Last year, a record 126 million pounds of lobster were caught off the coast of Maine, dropping wholesale prices to $2.69 a pound, an 18-year low. Early reports are showing this season could be just as prolific and seafood markets are stocking up. With a shell disease moving toward Maine’s coastline that renders lobsters unrecognizable and, in some cases, unmarketable, stocking up may be a prudent move.
Fortunately this disease is not harmful to humans but it did affect3 out of every 1,000 lobsters sampled in Maine last year. This epizootic disease is caused by bacteria that eat away at the lobster’s shell. The disease stresses lobsters and can even kill them but it does not taint the meat. New England waters have already suffered damages from this disease.
A state lobster biologist with the Department of Marine Resources, Carl Wilson said the disease first became noticeable in the waters of southern New England in the 1990s. In recent years, 1 in every 3 or 4 lobsters caught in waters off southern Massachusetts and Rhode Island has been diseased.
According to the Associated Press, lobsters account for 65% of the value of Maine’s commercial seafood harvest. Both scientists and lobstermen are highly concerned because the prevalence of the shell disease grew from 2010 to 2012. Wilson feels people should be concerned, but not alarmed, by the numbers.
“But it’s not, considering all the sampling we have and all the caveats of our sampling design,” said Wilson. “But it’s something we are watching.”
ABC News reported that lobsters are one of the most important fisheries in Maine and New England, valued at more than $400 million to fishermen. While diseased lobsters can still be processed, they are harder to sell.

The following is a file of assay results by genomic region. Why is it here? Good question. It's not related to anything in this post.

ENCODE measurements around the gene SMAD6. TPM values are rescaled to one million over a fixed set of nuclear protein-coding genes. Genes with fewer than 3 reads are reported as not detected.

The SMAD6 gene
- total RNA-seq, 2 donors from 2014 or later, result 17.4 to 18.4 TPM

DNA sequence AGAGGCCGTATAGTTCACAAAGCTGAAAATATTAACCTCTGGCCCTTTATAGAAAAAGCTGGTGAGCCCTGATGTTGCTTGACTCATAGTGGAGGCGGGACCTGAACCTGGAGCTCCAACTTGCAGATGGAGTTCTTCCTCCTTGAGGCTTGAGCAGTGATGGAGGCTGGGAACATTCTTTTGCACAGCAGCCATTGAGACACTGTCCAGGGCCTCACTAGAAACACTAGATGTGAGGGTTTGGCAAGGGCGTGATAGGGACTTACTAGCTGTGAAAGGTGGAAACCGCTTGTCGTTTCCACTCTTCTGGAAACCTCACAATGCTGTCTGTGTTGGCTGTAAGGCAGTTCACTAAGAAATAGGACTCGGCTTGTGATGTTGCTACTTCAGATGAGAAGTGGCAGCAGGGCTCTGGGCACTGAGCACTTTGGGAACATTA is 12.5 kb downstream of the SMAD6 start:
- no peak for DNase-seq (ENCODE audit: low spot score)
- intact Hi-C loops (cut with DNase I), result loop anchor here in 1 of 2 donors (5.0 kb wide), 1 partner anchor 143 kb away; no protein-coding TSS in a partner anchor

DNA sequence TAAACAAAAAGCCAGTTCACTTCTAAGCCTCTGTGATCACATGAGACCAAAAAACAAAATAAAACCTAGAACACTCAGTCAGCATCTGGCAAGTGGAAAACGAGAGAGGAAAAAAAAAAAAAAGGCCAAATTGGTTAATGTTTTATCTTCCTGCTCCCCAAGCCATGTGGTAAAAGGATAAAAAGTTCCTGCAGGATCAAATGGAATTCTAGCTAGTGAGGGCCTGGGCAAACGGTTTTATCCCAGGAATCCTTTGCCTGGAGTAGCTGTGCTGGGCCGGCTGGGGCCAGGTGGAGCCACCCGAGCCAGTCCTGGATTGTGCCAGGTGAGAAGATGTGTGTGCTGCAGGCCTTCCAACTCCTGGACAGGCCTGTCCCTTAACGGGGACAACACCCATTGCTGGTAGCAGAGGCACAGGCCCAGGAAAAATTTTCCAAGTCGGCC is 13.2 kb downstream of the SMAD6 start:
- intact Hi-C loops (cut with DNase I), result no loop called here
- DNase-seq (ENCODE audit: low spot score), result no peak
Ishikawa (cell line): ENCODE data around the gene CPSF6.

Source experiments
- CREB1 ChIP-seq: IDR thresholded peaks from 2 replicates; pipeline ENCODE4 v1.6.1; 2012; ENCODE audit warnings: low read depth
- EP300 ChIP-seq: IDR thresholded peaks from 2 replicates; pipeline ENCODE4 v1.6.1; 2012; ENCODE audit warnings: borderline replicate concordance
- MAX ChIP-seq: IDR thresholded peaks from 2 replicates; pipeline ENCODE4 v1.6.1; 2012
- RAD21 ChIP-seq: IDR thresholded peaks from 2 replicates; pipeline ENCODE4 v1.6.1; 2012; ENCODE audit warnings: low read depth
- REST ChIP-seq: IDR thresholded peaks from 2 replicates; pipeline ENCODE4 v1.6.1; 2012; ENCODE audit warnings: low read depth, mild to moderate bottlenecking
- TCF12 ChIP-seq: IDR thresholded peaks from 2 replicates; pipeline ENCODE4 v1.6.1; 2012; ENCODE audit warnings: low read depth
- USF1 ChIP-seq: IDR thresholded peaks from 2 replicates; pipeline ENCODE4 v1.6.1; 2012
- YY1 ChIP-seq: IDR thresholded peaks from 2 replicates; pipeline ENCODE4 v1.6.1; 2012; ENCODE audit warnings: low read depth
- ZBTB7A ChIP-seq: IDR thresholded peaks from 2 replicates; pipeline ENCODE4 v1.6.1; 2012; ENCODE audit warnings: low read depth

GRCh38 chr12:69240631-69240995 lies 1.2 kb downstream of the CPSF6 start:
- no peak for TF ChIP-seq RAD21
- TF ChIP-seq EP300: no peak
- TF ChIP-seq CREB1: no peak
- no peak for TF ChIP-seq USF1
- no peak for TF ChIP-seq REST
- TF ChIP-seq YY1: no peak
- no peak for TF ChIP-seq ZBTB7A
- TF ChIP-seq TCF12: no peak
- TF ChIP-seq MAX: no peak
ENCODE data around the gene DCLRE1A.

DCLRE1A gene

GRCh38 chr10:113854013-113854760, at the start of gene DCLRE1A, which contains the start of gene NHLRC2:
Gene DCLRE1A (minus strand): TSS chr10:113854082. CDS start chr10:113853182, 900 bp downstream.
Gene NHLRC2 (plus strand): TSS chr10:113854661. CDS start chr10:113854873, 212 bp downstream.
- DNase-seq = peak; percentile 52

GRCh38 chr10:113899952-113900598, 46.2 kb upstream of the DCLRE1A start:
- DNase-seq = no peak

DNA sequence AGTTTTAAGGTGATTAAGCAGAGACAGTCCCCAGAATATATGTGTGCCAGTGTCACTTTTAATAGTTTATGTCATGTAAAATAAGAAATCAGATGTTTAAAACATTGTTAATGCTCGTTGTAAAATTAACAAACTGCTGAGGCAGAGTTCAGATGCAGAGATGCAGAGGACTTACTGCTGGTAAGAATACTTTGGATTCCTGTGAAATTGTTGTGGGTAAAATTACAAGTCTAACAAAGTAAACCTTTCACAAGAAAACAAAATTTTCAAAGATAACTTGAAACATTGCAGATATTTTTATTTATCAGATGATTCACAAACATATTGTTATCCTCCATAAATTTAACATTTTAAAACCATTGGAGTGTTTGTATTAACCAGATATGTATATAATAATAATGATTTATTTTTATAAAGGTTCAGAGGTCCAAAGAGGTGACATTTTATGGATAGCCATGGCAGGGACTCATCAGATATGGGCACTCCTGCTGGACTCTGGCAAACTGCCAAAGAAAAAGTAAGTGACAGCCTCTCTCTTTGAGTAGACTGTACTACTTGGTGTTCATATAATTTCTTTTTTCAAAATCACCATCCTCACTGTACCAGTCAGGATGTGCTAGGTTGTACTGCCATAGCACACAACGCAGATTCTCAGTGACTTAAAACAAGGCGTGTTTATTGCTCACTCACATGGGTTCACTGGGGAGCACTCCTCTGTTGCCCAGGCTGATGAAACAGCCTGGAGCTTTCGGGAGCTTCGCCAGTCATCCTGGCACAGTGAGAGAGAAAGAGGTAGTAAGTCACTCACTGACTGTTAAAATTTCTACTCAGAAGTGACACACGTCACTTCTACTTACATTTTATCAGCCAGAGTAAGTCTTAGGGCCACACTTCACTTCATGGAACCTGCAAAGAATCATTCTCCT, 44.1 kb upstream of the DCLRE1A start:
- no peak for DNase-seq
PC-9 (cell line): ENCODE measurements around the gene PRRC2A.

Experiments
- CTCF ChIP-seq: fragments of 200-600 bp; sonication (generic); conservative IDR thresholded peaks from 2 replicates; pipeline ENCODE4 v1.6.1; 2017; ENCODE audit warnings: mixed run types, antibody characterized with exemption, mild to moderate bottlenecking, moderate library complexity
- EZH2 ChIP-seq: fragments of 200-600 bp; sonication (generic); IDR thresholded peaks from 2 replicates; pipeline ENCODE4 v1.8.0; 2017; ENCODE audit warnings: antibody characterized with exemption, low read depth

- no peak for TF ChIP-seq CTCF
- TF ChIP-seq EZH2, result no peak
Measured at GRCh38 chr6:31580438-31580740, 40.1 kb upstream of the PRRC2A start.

Sampling for the disease began in Rhode Island in 1996 when less than 1% was found to be diseased. In 1997, that number more than quadrupled to 4%. More alarming was the jump to 20% in 1998 with numbers ranging from 18 to 34 percent ever since.
Kathy Castro, a fisheries biologist at the University of Rhode Island Fisheries Center, said the shell disease is linked to a variety of things – rising water temperatures, pollution and low oxygen levels in the water. Young lobsters are able to molt out of the disease when they shed their old shells and grow new ones.
Jeffrey Shields, a marine science professor at the Virginia Institute of Marine Science, has been hired to assess some of the diseased lobsters caught off Maine. He feels that due to the sudden increase of shell disease in such a short period of time in southern New England, Maine’s lobstermen and scientists have real reason to be concerned.
“Keep an eye on it. Keep monitoring it. Lobby federal and state agencies to fund research to understand more about it,” said Shields.
Ironically, the Marine Stewardship Council, after studying the strictly regulated Maine fishery for 5 years, awarded Maine lobster its seal for sustainability in March 2013. Hopefully this shell disease will not become such a problem in the Maine waters that they lose that prestigious award.